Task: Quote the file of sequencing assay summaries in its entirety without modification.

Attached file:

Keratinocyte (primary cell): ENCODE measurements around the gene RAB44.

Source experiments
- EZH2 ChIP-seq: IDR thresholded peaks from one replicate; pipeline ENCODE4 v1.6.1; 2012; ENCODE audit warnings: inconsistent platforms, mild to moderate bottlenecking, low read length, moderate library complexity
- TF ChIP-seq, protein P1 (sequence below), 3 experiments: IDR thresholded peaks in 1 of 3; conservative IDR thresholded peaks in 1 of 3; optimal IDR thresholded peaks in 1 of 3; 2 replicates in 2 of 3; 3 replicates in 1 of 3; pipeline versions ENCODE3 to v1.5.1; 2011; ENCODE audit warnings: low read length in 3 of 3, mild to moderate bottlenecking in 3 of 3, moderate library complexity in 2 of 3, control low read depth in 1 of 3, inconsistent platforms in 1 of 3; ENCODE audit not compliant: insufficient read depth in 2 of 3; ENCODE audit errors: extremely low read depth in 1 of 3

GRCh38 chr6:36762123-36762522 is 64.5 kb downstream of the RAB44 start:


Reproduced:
Keratinocyte (primary cell): ENCODE measurements around the gene RAB44.

Source experiments
- EZH2 ChIP-seq: IDR thresholded peaks from one replicate; pipeline ENCODE4 v1.6.1; 2012; ENCODE audit warnings: inconsistent platforms, mild to moderate bottlenecking, low read length, moderate library complexity
- TF ChIP-seq, protein P1 (sequence below), 3 experiments: IDR thresholded peaks in 1 of 3; conservative IDR thresholded peaks in 1 of 3; optimal IDR thresholded peaks in 1 of 3; 2 replicates in 2 of 3; 3 replicates in 1 of 3; pipeline versions ENCODE3 to v1.5.1; 2011; ENCODE audit warnings: low read length in 3 of 3, mild to moderate bottlenecking in 3 of 3, moderate library complexity in 2 of 3, control low read depth in 1 of 3, inconsistent platforms in 1 of 3; ENCODE audit not compliant: insufficient read depth in 2 of 3; ENCODE audit errors: extremely low read depth in 1 of 3

GRCh38 chr6:36762123-36762522 is 64.5 kb downstream of the RAB44 start: